Sunday, 22 February 2015

Holes in trains, monks' beards and partner machines - what a day!

26 January 2015, 11 am

I have coffee with the EyePeePee.  He tells me another interesting story, about making a hole in a train, which strikes me as a fundamentally bad idea and indeed he did think better of it eventually and stop drilling the hole, although only because it was the wrong shape and not because it was a hole per se.  I am wondering if perhaps the EyePeePee has been helping out at South West Trains recently, because that might explain a lot.

Then we discuss my evil plans for becoming a Ruthless Dictator.  I do not think he is impressed.  In fact, he looks distinctly uncomfortable.  At the point when he drops his face into his cappuccino, and emerges frothy with despair, I realise it is time to change the subject and tell him about my alternative plan, which is to become a washing machine engineer.  A ruthless washing machine engineer, obviously. 


26 January 2015, 12.30 pm

The EyePeePee and I have lunch with Mr Lampert (who is CIPA’s Chief Shouty Person) and Rosa Wilkinson (who is the IPO’s Chief Shouty Person For Making Innocent Business People Understand About IP).  While they are shouting at each other I eat a shedful of really lovely food.  The food is of the type that comes in tiny portions, so you know it is such high quality that you can’t afford a whole one.

One of the dishes I order, once I have worked out which way up to read the menu, includes something called “monk’s beard”.  We have to ask the waiter what this is.  The waiter has to disappear for a while and check Wikipedia.  When he returns, he tells us it is a “coastal vegetable”.  To you and me, that’s posh seaweed.  It is so posh, it is not even on Wikipedia yet, but it looks a bit like grass.  This is a relief, in a way: I would rather it looked like grass than like something a monk had left behind at the barber’s.  And actually it tastes alright.  For seaweed.

Rosa, who is from The North, is delighted to find Yorkshire rhubarb on t’ pudding menu, and even more delighted to find that it comes with white chocolate on the side.  As we congratulate one another on our choice of delectable things that are almost as good as caramel custard tarts, we discuss how to reach out to business advisors and bankers and other folk who have a passing interest in IP but nothing yet which quite approaches Enthusiasm.  Rosa says she will make them Enthusiastic.  And I’ve no doubt she will.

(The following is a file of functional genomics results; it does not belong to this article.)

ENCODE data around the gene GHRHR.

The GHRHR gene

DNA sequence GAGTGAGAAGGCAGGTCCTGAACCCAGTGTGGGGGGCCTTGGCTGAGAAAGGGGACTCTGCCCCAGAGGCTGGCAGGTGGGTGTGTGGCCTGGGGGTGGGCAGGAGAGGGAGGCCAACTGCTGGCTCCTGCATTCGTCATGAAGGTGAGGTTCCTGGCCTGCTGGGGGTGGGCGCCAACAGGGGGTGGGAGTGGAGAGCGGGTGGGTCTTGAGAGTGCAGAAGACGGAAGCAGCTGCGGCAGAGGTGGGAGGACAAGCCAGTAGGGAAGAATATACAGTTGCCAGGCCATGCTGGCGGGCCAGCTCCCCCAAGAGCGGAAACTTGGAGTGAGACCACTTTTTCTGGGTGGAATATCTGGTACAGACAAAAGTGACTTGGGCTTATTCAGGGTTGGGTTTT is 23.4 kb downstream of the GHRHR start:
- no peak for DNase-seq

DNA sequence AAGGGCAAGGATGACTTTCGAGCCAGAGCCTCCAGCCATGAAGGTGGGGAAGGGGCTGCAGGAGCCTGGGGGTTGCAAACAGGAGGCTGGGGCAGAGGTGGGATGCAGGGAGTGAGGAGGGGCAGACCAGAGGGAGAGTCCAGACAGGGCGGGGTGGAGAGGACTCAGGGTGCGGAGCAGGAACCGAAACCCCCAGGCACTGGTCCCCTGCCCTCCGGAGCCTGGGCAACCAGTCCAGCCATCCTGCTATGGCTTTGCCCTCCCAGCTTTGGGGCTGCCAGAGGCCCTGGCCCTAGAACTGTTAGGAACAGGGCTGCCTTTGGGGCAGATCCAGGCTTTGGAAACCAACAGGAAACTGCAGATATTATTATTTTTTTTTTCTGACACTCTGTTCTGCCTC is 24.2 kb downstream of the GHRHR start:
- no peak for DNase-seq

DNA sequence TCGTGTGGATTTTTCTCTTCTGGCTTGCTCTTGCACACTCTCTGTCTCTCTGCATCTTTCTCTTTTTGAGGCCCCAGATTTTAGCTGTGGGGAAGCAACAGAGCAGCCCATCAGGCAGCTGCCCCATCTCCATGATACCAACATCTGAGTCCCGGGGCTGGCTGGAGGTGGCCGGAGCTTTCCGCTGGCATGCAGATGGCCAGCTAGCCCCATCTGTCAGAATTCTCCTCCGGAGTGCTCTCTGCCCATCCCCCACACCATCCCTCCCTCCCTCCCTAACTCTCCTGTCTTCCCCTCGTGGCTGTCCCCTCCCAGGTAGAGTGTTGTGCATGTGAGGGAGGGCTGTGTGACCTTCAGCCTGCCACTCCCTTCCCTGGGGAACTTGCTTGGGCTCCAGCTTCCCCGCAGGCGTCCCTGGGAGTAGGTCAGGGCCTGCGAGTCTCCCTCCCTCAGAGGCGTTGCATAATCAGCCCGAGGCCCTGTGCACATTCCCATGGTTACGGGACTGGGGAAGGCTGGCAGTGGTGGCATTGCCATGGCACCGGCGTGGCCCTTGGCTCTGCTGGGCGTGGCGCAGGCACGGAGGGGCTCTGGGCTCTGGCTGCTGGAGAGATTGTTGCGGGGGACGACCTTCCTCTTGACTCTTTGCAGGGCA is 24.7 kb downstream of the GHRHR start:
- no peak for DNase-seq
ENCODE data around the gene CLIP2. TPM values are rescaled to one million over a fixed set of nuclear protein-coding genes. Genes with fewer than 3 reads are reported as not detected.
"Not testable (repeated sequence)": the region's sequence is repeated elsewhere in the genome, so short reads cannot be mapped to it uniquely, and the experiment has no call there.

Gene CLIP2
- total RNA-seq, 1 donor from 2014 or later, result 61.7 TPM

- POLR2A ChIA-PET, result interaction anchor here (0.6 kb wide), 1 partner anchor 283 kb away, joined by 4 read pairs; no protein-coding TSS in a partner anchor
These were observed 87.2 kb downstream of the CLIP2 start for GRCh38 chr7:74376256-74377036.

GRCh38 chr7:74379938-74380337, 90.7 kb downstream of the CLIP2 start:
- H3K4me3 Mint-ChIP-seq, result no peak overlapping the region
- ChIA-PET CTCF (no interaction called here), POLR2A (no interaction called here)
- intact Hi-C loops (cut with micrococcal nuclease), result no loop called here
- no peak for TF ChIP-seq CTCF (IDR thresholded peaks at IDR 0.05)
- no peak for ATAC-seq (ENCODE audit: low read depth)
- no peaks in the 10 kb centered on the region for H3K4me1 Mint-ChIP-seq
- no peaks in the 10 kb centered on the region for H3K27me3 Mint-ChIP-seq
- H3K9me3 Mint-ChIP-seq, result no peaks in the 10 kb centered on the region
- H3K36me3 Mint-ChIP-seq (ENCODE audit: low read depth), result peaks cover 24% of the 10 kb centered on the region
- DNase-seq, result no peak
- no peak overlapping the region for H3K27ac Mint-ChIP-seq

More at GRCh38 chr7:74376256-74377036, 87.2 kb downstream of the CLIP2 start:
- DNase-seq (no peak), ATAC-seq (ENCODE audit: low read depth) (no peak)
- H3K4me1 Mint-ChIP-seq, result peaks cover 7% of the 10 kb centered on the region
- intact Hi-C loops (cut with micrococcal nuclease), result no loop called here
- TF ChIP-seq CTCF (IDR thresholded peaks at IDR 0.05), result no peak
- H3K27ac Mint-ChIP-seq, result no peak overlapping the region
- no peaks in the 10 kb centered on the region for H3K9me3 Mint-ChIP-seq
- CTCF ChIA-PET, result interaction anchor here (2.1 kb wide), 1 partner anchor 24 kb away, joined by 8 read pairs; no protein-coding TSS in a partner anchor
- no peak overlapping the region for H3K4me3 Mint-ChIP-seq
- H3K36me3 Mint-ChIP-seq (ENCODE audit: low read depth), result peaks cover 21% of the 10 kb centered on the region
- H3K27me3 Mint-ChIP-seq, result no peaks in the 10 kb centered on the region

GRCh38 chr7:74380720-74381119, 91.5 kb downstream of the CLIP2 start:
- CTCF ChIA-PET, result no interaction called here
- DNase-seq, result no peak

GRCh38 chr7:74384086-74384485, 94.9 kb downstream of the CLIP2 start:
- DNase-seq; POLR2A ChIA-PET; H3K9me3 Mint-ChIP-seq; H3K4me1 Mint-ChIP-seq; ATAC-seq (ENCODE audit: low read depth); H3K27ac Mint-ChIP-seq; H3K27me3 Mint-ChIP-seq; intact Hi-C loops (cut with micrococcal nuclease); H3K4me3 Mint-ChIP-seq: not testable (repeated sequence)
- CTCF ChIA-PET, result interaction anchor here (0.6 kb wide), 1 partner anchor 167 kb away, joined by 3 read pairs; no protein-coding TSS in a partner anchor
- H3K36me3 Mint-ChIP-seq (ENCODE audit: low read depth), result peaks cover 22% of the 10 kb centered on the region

26 January 2015, 3 pm

On we go, the EyePeePee and I, to meet some more CIPA members.  This time our hosts are well prepared.  They have come up with some difficult questions for us, so it is like being on Newsnight trying to explain your way out of a public scandal.  And fair enough, really, to ask what we do for the £395 membership fee.  Going round the country chatting to people and eating their biscuits is possibly not enough.

Once we get talking about non-core skills training, everybody looks happier.  If I am understanding correctly, they would like CIPA to build a machine that turns ordinary patent attorneys into partners.  You would go in one end feeling all confident and happy about your job and you would emerge knowing about cash flow and indemnity insurance and unfair dismissal and TUPE, feeling permanently stressed and grumpy.  And I think: yes; I could build a machine like that.  In fact, I could be the head tutor.

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